This was a win the Giants quietly needed coming out of their bye week. They couldn’t head into the home stretch of the season with a loss to a team sporting a 1-6-1 record, particularly with divisional play looming.
While the game might have been closer than the Giants would have preferred, the outcome of the game was never really in doubt. And the game ultimately answered some questions we had about the Giants and what they might look like heading into the second half of their season.
So what can we take away from the Giants’ win over the Texans?
First down: Barkley’s busy day
We heard earlier today that the Giants had talks with Saquon Barkley’s people over the bye week regarding a contract extension. The deal didn’t get made, but Barkley certainly earned his money today.
The Giants leaned into the run game from the opening whistle this week and he set a new career-high mark for carries with 35. Things started out slow for Barkley, as the Texans came in determined to not let Barkley beat them (spoilers, that didn’t work out for them). Likewise, the Giants used a very diverse run scheme to open the game to probe the Texans’ defense. As we’ve seen, the Giants were eventually able to find the schemes and plays that Houston struggled to defend the most. The result? Barkley’s 2 and 3-yard runs in the first quarter turned into 6 or 9-yard runs (or more) in the second half. And as the Giants fed Barkley, the Texans’ tendency to arm-tackle took over, leading to more yards after contact.
The Giants have leaned on Barkley all season long, to the point of averaging 25.2 touches a game, and is on pace for 429 touches this year.
Second down: There’s the beef
The Giants threw the ball more than we might have expected against the Seattle Seahawks. Brian Daboll and Mike Kafka decided they had just about enough of that noise over the bye week. This week they brought out their jumbo packages, heavy packages, and even some INDUSTRIAL strength packages.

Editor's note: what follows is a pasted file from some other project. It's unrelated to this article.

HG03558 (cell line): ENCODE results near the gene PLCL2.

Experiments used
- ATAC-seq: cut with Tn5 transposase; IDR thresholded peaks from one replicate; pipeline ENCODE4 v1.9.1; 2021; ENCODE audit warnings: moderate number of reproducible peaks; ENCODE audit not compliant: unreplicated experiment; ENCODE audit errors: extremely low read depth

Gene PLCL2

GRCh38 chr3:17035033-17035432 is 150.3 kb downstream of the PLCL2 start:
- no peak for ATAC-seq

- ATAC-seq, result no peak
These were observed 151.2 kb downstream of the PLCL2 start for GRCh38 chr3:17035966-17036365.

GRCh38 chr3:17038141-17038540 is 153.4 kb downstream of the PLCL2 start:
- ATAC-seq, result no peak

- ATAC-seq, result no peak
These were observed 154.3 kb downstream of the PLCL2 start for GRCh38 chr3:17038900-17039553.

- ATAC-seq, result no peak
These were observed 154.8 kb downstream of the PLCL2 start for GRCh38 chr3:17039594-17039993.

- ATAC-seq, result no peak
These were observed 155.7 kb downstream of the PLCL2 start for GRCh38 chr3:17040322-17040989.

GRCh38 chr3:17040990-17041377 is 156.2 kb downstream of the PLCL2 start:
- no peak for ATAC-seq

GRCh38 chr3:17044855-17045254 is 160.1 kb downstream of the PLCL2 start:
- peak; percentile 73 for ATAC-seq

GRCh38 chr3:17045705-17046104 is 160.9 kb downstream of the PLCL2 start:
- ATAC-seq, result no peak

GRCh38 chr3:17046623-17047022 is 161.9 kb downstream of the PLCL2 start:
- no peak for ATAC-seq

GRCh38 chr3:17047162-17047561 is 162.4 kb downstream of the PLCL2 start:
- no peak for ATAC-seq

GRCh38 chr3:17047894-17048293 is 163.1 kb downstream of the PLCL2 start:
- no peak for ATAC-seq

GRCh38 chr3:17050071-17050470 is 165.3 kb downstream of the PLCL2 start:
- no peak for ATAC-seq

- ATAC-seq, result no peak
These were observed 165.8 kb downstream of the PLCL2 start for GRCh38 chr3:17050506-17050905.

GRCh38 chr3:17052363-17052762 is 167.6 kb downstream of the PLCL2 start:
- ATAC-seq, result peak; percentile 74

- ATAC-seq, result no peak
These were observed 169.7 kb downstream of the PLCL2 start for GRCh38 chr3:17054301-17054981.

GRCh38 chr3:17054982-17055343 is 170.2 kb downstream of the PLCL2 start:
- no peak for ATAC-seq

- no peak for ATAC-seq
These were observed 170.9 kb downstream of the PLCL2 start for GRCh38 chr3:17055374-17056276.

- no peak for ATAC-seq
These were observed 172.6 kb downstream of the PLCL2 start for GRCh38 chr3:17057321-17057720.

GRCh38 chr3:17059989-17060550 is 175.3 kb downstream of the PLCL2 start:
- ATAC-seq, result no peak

We don’t know just how many snaps the Giants played with extra offensive linemen this game, but it was a common personnel grouping.
The Giants not only used six offensive linemen, but they used seven and even packages with eight offensive linemen. The Giants leaned hard into into the run game this week, so it made sense to put extra linemen out there to help open holes. Using extra linemen obviously helped the Giants’ running game, particularly with their limited tight end position. The Giants showed it enough that future opponents will need to study and account for the formation — which could lead to opportunities in the passing game.
Opposing defenses will likely use their own heavy defensive sets to account for the Giants’ extra linemen in the run game, which could create favorable matchups down the field off of play-action. One of Kafka’s greatest assets has been his ability to identify and exploit opposing tendencies. Not only does this personnel grouping help the Giants against the Texans, it could help create tendencies in defenses down the road.
Third down: Where’s Kenny Golladay?
We were excited for Kenny Golladay to finally be healthy and able to be on the field. We were hoping that the Giants would finally implement something like a traditional passing attack coming out of a bye week with Golladay back in the mix.
But it just wasn’t his Golla-day.
(No, I don’t apologize for that. He deserves the bad pun right now.)